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Democratic congressman calls for study of effects of sex-trafficking law

Democratic congressman calls for study of effects of sex-trafficking law
© Greg Nash

Rep. Ro KhannaRohit (Ro) KhannaHouse conservatives take aim at Schumer-led bipartisan China bill Medical supplies arriving in India amid surge in COVID-19 infections Overnight Health Care: US to share millions of AstraZeneca vaccine doses with other countries | Biden speaks with Prime Minister Modi as COVID-19 surges in India MORE (D-Calif.) said Monday that he will introduce legislation calling for a study on the effects of a recent sex-trafficking law on free speech and the safety of sex workers.

The Stop Enabling Sex Traffickers Act and Allow States and Victims to Fight Online Sex Trafficking Acts, collectively known as FOSTA-SESTA, make it illegal to knowingly assist or facilitate sex trafficking and excludes advertisements for sex work from the Communications Decency Act’s “safe harbor” rule.

The law passed with bipartisan support in 2018, with only Sens. Rand PaulRandal (Rand) Howard PaulOvernight Health Care: Biden announces 1M have enrolled in special ObamaCare sign-up period | Rand Paul clashes with Fauci over coronavirus origins | Biden vows to get 'more aggressive' on lifestyle benefits of vaccines Rand Paul clashes with Fauci over coronavirus origins Tim Scott sparks buzz in crowded field of White House hopefuls MORE (R-Ky.) and Ron WydenRonald (Ron) Lee WydenOn The Money: Job openings jump to record high of 8.1 million | Wyden opposes gas tax hike | Airlines feel fuel crunch Green future needs to be built with union jobs and prevailing wage Wyden: Funding infrastructure with gas tax hike a 'big mistake' MORE (D-Ore.) voting against it in the Senate, but both free speech organizations and sex workers have criticized the measure.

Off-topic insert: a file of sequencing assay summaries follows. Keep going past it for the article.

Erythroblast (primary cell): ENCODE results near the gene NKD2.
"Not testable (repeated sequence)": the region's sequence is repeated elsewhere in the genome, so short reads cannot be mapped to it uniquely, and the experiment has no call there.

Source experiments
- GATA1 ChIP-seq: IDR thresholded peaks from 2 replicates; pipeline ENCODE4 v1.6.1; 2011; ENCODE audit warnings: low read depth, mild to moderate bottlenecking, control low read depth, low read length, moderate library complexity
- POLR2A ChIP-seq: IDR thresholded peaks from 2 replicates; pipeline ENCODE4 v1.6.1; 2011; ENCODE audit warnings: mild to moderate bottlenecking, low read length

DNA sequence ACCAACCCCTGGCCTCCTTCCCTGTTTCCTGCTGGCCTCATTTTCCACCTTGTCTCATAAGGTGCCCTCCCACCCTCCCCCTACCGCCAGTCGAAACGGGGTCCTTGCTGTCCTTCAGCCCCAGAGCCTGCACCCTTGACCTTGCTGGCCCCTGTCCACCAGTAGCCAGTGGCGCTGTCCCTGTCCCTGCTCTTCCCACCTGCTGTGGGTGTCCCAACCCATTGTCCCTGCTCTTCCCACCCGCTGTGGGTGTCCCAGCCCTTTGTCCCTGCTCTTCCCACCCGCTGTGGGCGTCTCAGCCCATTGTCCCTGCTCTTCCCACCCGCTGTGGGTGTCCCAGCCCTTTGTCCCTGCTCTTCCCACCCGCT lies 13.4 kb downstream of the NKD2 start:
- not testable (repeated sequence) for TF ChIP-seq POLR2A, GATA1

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“The law was supposed to prevent online sex trafficking, but instead criminalized online sex work and suppressed free speech,” Khanna tweeted, saying his proposal would commission a National Institutes of Health study on its effects.

The law’s provisions on online speech, he added, also deprived sex workers of a method they could use to screen out potentially dangerous clients.

“Prior to SESTA-FOSTA, sex workers used websites to screen clients. Now those sites are illegal, and sex workers can’t take safety measures like screening a potential client’s social media, prearranging a public meeting spot, or sharing their location with friends,” he tweeted.

“We need a better understanding of how the shutting down of these websites has endangered sex workers,” Khanna added.